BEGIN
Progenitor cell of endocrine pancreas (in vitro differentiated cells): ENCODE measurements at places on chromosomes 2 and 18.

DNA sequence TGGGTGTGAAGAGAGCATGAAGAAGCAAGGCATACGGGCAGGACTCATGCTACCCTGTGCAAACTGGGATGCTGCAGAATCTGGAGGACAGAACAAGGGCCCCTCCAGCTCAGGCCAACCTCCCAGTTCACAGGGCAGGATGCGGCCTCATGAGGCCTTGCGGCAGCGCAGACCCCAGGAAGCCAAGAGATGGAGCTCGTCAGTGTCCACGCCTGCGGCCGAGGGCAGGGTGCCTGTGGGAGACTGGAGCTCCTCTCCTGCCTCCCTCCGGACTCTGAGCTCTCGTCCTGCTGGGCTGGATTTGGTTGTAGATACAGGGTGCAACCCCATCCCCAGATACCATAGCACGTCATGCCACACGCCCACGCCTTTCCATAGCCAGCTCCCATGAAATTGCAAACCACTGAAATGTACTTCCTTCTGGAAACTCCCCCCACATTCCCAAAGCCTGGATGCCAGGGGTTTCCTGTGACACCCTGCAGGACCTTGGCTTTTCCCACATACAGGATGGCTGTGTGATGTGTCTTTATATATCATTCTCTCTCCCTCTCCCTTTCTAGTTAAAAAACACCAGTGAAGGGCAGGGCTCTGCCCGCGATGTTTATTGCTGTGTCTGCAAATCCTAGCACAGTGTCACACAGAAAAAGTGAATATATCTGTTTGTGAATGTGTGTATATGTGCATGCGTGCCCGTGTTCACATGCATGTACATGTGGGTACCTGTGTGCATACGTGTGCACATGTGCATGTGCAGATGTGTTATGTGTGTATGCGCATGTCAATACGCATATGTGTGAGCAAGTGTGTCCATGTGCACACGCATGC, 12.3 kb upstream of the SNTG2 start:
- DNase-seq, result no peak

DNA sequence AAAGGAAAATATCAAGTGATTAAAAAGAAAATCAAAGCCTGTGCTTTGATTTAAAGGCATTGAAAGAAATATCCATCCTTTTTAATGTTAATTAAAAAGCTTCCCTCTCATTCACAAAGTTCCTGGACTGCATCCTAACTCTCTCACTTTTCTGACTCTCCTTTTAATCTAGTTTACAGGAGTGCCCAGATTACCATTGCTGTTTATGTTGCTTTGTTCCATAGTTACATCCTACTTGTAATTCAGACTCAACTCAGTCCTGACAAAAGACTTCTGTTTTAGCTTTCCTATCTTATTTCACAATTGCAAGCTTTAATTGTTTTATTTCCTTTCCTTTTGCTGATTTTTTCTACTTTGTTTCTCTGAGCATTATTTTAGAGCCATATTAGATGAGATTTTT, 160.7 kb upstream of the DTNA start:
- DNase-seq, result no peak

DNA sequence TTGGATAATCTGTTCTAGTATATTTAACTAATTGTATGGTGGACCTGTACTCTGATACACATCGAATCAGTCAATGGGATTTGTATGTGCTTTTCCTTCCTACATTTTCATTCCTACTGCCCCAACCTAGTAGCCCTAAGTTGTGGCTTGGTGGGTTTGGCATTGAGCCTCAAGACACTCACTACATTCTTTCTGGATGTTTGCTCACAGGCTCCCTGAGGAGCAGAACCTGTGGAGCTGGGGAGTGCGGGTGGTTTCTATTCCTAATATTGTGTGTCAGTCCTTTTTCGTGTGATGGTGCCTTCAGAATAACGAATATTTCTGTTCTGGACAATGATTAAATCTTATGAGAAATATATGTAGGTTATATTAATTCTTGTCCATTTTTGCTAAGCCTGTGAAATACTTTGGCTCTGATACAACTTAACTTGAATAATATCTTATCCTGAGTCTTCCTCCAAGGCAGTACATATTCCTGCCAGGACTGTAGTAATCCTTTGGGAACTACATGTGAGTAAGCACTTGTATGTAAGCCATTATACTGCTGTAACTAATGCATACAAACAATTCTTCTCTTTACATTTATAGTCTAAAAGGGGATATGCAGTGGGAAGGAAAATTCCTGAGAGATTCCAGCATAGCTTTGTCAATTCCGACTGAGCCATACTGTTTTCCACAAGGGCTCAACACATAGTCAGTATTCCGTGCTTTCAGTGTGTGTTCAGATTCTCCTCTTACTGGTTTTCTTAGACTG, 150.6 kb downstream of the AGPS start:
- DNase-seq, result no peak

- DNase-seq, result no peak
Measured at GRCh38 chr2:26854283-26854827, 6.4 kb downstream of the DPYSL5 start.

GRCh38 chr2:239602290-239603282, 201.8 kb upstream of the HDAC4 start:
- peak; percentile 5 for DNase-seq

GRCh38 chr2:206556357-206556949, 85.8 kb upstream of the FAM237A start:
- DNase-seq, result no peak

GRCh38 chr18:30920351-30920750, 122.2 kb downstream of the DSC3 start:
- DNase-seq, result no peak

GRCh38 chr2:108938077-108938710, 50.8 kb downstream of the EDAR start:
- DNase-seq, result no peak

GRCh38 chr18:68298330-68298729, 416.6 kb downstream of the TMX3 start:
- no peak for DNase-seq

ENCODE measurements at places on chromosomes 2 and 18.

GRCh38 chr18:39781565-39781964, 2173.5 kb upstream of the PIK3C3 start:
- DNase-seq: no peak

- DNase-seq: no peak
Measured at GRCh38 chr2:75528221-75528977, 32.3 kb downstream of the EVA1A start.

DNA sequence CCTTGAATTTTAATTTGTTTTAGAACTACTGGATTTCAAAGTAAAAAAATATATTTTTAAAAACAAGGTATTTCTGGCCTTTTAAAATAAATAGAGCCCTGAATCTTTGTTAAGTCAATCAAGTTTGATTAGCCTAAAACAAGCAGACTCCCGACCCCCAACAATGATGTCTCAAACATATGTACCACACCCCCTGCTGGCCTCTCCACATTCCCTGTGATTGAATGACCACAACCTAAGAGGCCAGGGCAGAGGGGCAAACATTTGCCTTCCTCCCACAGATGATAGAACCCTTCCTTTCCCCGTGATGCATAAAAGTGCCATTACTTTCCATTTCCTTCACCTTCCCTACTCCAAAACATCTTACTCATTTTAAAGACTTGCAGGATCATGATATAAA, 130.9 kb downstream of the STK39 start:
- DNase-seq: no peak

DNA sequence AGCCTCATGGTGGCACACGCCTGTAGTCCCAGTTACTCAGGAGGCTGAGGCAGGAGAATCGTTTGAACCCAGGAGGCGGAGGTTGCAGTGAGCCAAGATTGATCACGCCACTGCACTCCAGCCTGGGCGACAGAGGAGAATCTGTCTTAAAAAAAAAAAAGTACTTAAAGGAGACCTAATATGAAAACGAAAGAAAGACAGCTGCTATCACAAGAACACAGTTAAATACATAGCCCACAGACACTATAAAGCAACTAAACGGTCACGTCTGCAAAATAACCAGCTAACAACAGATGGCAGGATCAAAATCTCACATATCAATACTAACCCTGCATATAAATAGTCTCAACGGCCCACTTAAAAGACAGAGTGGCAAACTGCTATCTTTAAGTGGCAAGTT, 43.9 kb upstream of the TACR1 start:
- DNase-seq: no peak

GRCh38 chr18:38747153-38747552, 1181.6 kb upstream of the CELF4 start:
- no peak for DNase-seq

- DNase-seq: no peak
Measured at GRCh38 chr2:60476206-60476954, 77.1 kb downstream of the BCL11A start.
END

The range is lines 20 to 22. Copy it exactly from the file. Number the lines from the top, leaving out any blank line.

ENCODE measurements at places on chromosomes 2 and 18.

GRCh38 chr18:39781565-39781964, 2173.5 kb upstream of the PIK3C3 start:
- DNase-seq: no peak